What are the vaccines’ side effects?

By Mayo Clinic Staff

May 11, 2022

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Why do the COVID-19 vaccines cause side effects?
Find out about the side effects of the COVID-19 vaccine and why you should get it.

Melanie Swift, M.D., COVID-19 Vaccine Allocation and Distribution, Mayo Clinic: When we get vaccinated, we often experience some side effects and the reason that we get side effects is that our immune system is revving up and reacting. Now when you get sick, the same thing happens and actually a lot of the symptoms from illnesses that we get like influenza and COVID, are actually caused not by the direct action of the virus, by our immune system, so our bodies react and that gives us these general symptoms like fever, achiness, headache.

When you take two doses of vaccine, the first vaccine is the first time for your body to see this particular protein, the spike protein that the vaccines produce and your body begins to develop an immune response. The second vaccine dose goes into your body, start to make that spike protein and your antibodies jump on it and rev up and your immune system responds.

The vaccine side effects that we've seen resolve within about 72 hours of taking the vaccine. At the most, those side effects can last up to a week. And we really have not seen long-term side effects from the vaccine beyond that. It is so important to get this vaccine when it's offered to you, even if you're healthy, even if you might not be at risk for complications from COVID yourself. You could catch it and transmit it to other people who are and our society really needs everyone to be vaccinated so that we can stop transmission.

Key takeaways

COVID-19 vaccines can cause mild side effects after the first or second dose, including:

  • Pain, redness or swelling where the shot was given
  • Fever
  • Fatigue
  • Headache
  • Muscle pain
  • Chills
  • Joint pain
  • Nausea and vomiting
  • Swollen lymph nodes
  • Feeling unwell

Most side effects go away in a few days.

In the U.S., there has been an increase in reported cases of myocarditis and pericarditis after mRNA COVID-19 vaccination, particularly in males ages 12 through 29. Myocarditis is the inflammation of the heart muscle, while pericarditis is the inflammation of the lining outside the heart. These reports are rare.

Of the cases reported, the problem happened more often after the second dose of the COVID-19 vaccine and typically within one week after COVID-19 vaccination. Most of the people who received care felt better after receiving medicine and resting. Symptoms to watch for include:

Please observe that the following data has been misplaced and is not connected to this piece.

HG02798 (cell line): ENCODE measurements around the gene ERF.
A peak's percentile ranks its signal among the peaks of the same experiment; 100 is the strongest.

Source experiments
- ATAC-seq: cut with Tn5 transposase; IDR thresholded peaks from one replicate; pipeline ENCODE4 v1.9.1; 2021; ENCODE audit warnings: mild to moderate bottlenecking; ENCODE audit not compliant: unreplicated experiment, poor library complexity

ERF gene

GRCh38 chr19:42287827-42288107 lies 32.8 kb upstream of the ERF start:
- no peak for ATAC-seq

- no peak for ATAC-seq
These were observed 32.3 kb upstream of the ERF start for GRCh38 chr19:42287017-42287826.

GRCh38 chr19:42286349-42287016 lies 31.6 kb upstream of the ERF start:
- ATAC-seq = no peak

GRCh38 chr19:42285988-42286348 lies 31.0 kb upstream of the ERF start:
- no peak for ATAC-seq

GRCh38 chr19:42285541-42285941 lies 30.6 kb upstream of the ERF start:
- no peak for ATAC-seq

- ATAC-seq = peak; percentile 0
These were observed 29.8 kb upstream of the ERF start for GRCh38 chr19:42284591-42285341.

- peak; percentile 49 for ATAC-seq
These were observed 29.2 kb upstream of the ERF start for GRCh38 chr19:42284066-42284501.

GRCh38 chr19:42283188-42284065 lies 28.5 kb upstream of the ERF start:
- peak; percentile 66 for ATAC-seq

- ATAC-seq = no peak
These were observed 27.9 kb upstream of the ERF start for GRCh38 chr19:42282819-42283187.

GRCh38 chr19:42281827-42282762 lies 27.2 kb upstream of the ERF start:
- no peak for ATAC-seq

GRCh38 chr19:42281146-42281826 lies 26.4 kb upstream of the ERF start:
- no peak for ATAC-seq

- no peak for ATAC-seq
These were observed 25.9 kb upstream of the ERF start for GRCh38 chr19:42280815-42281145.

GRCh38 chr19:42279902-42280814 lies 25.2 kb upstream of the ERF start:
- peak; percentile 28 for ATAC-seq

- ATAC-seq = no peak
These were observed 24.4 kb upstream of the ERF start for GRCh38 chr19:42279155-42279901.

• Chest pain
  • Shortness of breath
  • Feelings of having a fast-beating, fluttering or pounding heart

If you or your child develops myocarditis or pericarditis after a dose of an mRNA COVID-19 vaccine, the CDC recommends avoiding getting another dose of any COVID-19 vaccine.

The Janssen/Johnson & Johnson COVID-19 vaccine can cause thrombosis with thrombocytopenia syndrome. This is a blood-clotting problem that can be life-threatening.

As a result, the FDA is restricting use of the Janssen/Johnson & Johnson vaccine to certain people age 18 and older. Examples include people who had a severe allergic reaction after getting an mRNA COVID-19 vaccine and people who can’t get an mRNA COVID-19 vaccine due to limited access or personal or religious concerns. Research suggests there isn’t an increased risk of this blood-clotting problem after mRNA COVID-19 vaccination.

Serious side effects of the Janssen/Johnson & Johnson COVID-19 vaccine can occur within three weeks of vaccination and require emergency care. Possible symptoms include:

  • Shortness of breath
  • Persistent stomach pain
  • Severe or persistent headaches or blurred vision
  • Chest pain
  • Leg swelling
  • Easy bruising or tiny red spots on the skin beyond the injection site

This vaccine shouldn’t be given to anyone who develops thrombosis with thrombocytopenia after getting the Janssen/Johnson & Johnson COVID-19 vaccine or any other adenovirus vector COVID-19 vaccine.

Mild to moderate headaches and muscle aches are common in the first three days after vaccination and don’t require emergency care.

Some people who received the Janssen/Johnson & Johnson COVID-19 vaccine have developed Guillain-Barre syndrome. The chances of this happening are very low. This disorder is most often reported within 42 days after vaccination, mostly in men. Many of the men are ages 50 to 64. Seek immediate medical care if you have weakness or tingling sensations, difficulty walking, difficulty with facial movements, double vision, and difficulty with bladder control.

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